The living arrangements of parents at the time a baby is conceived may play a role in determining its sex, research suggests.
Are boys more likely in stable relationships?
A US study found parents who were married or living together before conception were slightly more likely to have a boy than those who were not.
The study, by the US National Bureau of Economic Research, is based on data from 86,436 births.
Details are published in Proceedings of The Royal Society.
Overall, the study found that 51.5% of babies born to couples living together at the time of conception were boys, compared to 49.9% among parents who were not.
Although this might seem like a small difference, it is actually statistically highly significant when considered across a whole population.
When the researchers looked at brothers and sisters, they found that couples who were living together before conception were 14% more likely to have a male child than when they were not.
The researchers say their finding could explain the fall in the proportion of male births in some developed countries over the past 30 years.
Previous research has suggested that women who are not in stable, monogamous relationships might be less likely to give birth to boys.
There are reports dating back to the 19th Century of a lower percentage of boys being born to women who were not married.
And studies in modern Kenya have found a similar trait among polygynously married women.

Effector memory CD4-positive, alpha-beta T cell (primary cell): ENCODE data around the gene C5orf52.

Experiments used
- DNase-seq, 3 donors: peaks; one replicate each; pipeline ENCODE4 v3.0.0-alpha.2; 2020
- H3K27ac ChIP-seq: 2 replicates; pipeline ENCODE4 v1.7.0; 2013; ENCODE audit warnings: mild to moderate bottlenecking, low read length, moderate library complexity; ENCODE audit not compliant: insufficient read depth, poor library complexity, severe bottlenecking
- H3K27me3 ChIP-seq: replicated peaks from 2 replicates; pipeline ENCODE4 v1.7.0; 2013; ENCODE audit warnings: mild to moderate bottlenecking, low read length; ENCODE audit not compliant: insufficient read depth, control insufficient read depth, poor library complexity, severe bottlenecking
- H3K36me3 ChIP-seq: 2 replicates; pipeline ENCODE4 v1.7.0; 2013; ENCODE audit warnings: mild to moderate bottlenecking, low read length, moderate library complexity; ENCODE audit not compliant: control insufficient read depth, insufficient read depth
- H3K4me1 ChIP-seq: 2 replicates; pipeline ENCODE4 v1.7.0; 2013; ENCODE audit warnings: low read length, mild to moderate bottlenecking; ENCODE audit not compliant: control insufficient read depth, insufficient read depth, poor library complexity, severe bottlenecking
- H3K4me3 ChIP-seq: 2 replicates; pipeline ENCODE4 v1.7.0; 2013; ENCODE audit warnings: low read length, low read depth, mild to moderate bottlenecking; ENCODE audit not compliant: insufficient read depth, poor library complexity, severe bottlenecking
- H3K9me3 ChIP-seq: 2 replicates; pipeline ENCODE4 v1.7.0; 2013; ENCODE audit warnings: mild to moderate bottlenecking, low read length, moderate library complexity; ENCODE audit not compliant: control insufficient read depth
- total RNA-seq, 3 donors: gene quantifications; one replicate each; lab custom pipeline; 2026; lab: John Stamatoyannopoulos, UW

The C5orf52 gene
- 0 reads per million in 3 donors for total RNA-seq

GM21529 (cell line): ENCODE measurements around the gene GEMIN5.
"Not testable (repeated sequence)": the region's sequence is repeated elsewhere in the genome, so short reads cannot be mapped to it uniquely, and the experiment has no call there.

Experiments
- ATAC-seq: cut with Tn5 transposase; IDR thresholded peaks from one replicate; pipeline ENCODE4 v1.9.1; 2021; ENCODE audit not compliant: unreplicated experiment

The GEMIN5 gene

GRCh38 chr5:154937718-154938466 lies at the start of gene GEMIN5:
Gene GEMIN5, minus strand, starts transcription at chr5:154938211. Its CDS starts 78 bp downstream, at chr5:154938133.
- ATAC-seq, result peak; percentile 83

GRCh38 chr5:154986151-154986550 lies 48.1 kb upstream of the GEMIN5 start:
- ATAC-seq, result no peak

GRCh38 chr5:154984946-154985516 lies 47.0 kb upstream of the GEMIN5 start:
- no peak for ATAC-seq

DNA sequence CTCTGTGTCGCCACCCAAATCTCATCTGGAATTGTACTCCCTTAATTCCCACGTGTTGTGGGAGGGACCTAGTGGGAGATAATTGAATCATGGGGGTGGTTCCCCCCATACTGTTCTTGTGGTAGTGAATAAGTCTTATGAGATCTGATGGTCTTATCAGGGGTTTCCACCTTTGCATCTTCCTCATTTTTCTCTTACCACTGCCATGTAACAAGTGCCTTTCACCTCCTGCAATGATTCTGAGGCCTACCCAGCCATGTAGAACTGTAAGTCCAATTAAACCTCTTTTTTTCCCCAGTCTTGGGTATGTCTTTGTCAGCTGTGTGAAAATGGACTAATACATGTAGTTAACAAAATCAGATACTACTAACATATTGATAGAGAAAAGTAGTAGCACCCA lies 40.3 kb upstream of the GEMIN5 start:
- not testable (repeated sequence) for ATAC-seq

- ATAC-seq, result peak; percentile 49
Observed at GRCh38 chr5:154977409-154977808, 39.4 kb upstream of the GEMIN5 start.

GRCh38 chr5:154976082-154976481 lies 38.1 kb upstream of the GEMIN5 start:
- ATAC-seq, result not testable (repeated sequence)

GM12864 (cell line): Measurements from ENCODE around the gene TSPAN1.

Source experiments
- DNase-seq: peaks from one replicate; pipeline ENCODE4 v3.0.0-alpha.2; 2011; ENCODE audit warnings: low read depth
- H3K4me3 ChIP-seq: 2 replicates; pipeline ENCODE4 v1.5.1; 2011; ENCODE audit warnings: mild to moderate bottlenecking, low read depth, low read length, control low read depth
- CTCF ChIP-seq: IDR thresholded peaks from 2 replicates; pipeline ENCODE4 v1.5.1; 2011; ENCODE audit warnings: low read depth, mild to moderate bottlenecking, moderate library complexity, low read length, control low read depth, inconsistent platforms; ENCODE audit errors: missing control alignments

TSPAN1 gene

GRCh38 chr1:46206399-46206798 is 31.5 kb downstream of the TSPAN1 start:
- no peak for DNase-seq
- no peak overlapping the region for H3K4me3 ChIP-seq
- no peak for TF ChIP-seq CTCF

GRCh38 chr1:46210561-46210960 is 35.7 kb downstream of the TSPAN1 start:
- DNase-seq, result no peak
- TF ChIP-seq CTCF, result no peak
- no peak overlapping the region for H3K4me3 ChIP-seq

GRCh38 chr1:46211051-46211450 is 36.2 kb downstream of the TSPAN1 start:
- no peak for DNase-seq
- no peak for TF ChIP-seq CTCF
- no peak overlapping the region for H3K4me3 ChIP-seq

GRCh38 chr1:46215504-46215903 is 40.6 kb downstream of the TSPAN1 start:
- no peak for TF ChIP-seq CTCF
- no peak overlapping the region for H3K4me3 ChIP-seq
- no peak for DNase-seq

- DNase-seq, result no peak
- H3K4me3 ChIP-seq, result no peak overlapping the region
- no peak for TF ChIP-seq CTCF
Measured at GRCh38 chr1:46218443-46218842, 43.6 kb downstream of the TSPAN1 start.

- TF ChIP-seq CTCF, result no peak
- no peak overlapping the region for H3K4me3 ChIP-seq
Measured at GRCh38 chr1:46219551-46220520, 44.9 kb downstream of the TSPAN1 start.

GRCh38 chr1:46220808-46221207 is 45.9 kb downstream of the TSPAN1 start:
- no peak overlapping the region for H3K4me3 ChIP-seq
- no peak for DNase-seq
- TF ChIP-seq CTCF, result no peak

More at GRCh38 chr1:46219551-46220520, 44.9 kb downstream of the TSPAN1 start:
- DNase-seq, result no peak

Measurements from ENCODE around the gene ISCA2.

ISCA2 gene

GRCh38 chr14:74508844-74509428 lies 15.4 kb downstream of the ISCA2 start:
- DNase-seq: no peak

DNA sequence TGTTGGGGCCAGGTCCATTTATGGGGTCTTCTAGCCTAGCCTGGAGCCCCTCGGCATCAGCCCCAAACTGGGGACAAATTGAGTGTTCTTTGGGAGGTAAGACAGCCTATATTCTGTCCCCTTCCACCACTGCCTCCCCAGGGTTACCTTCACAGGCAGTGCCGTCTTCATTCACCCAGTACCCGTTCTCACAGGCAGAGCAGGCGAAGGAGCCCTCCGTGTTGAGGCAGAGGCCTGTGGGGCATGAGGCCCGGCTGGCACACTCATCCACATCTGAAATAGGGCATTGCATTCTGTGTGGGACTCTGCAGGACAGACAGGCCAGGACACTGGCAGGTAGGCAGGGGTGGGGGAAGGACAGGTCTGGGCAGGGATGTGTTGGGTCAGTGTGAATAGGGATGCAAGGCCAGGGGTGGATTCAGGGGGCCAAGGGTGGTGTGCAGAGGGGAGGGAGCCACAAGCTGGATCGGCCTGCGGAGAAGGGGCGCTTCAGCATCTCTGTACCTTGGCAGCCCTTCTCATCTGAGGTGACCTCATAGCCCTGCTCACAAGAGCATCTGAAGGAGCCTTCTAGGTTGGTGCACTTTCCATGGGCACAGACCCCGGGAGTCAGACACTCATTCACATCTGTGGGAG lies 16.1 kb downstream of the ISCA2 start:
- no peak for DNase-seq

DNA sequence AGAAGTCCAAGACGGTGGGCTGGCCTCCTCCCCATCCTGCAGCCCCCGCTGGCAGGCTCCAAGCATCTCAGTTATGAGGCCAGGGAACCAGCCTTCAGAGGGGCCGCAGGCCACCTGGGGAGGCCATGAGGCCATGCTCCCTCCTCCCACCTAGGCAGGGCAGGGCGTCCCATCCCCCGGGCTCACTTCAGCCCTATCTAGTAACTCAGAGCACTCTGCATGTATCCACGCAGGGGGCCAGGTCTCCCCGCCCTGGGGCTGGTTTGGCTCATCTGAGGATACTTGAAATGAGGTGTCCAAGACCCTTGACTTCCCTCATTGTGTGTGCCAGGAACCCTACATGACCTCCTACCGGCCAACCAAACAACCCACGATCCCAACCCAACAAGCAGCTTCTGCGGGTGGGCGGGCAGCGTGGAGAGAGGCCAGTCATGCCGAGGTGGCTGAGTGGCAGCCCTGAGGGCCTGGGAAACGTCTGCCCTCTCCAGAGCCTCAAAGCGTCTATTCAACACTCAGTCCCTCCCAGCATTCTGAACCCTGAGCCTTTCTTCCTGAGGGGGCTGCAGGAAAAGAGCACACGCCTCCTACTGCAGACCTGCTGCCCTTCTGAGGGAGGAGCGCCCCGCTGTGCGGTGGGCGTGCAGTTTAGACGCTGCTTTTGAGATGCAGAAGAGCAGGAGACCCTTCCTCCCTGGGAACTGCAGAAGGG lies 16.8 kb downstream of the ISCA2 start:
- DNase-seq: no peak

Male embryos are less robust than their female counterparts, and so require a greater degree of nurturing through pregnancy if they are to survive to full term.
It may be that a woman who is in a stable relationship may be in a better position to provide this care.
Researcher Dr Karen Norberg told BBC News she found the same effect in five separate US samples, representing births spanning a 40 year period of time and a great diversity of ethnic and social backgrounds.
She said: "The finding supports a biological theory that predicts that offspring sex might vary according to environmental conditions, if these conditions have different effects on sons and daughters.
"There are several possible mechanisms that could explain the effect. Factors operating at conception could include the mother's or father's hormone status, or the timing or frequency of intercourse; factors operating later in pregnancy could result in sex biases in risk of miscarriage."
Professor Andrew Reid, spokesman for the British Society for Human Genetics, told BBC News that in the general population it was thought that roughly 106 boys were born for every 100 girls.
"It is thought this is nature's way of compensating for the fact that boys are more likely to die in infancy because there are genetic diseases such as muscular dystrophy which almost entirely affect boys," he said.
Professor Reid said it was possible that the reason for the difference highlighted in the study was that people who do not live together tended to have intercourse at different times to those who do.
It is known that children who are conceived from intercourse that occurs exactly on the day of ovulation are more likely to be sons than children who are conceived from intercourse two to four days before ovulation.